• FIG. 4 depicts an exemplary fault protection method 300 according to an exemplary embodiment of the present disclosure. The method 300 will be discussed with reference to the power converter system 100 depicted in FIG. 3. Those of ordinary skill in the art, using the disclosures provided herein, will understand that the method 300 can be implemented by other power converter systems. In addition, although FIG. 4 depicts steps performed in a particular order for purposes of illustration and discussion, the methods discussed herein are not limited to any particular order or arrangement. One skilled in the art, using the disclosures provided herein, will appreciate that various steps of the methods can be omitted, rearranged, combined and/or adapted in various ways.
  • At (302), the method temporarily decouples the fault protection circuit from the converter. For instance, the controller 130 opens contactor 146 to decouple the ground reference 150 from the power converter 120. At (304), the method determines the open contactor voltage for one or more components of the power converter system. The open contactor voltage is the voltage of a component when the power converter is decoupled from the fault protection circuit (i.e. the contactor is open). For instance, the controller 130 can determine the voltage of the PV array(s) input 102, the voltage of the positive bus 117 of the DC link 118, and/or the negative bus 119 of the DC link 118 using various voltage sensors when the contactor 146 is open.
  • At (306) the method couples the fault protection circuit back to the power converter. For instance, the controller 130 closes contactor 146 to couple the power converter 120 to the ground reference 150. At (308), the method determines the closed contactor voltage for one or more components of the power converter system. The closed contactor voltage is the voltage of a component when the power converter is coupled to the fault protection circuit (i.e. the contactor is closed). For instance, the controller 130 can determine the voltage of the PV array(s) input 102, the voltage of the positive bus 117 of the DC link 118, and/or the negative bus 119 of the DC link 118 using various voltage sensors when the contactor 146 is closed.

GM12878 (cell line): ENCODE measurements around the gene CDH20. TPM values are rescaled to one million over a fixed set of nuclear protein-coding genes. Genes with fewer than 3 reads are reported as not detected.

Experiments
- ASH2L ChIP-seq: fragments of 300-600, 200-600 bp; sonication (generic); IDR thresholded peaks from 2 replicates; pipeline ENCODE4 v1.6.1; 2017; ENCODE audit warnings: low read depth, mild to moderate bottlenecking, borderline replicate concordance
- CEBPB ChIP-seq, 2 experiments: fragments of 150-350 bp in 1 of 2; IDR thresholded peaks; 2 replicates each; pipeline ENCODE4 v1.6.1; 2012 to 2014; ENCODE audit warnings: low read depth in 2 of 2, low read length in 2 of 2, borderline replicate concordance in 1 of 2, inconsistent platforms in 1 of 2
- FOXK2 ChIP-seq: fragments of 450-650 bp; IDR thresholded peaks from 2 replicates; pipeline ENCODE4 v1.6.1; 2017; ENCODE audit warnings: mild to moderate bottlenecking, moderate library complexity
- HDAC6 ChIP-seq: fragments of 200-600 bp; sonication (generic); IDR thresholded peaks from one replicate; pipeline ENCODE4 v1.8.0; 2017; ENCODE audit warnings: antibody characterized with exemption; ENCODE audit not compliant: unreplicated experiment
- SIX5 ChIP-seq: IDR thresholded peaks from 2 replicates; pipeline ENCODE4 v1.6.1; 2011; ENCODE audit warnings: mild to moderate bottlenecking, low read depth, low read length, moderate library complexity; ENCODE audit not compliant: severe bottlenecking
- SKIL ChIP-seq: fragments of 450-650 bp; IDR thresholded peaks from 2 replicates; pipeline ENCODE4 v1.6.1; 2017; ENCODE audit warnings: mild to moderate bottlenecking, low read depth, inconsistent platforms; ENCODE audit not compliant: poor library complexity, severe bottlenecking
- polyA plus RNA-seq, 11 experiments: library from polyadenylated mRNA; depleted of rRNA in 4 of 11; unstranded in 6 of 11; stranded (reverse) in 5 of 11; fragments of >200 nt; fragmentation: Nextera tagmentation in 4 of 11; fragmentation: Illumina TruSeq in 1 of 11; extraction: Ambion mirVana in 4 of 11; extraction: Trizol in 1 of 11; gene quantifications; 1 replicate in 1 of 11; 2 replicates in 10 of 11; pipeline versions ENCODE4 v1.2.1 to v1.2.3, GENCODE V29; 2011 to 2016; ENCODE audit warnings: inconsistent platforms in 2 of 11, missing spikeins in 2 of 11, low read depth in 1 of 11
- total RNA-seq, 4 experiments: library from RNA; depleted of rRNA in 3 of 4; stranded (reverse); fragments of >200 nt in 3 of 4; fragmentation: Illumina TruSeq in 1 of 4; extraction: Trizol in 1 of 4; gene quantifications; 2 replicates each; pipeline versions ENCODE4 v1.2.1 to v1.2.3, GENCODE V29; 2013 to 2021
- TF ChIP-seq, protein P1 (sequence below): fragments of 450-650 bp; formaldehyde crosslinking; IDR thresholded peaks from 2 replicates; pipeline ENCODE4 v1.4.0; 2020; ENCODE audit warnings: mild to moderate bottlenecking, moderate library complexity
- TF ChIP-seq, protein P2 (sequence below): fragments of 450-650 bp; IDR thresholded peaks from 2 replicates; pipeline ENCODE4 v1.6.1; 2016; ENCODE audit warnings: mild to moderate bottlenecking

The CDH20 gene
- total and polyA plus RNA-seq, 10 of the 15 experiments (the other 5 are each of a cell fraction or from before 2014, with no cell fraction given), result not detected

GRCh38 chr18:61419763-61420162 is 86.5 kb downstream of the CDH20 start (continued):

• A difference between the open contactor voltage and the closed contactor voltage for a component can indicate the existence of a fault path in the power converter system. In this regard, the method determines at (310) the difference between the open contactor voltage and the closed contactor voltage for one or more components of the power converter system.
  • At (312), the method determines whether this difference is greater than a threshold. The threshold can be defined based on the particular component of the power converter system. The thresholds will be different depending on the component of the power converter system. If difference is not greater than the threshold, the method can determine that no fault condition exists (314). If so, the method can identify a fault condition (316) and provide the appropriate notification to a user and take other appropriate action, such as shutting down the power converter system.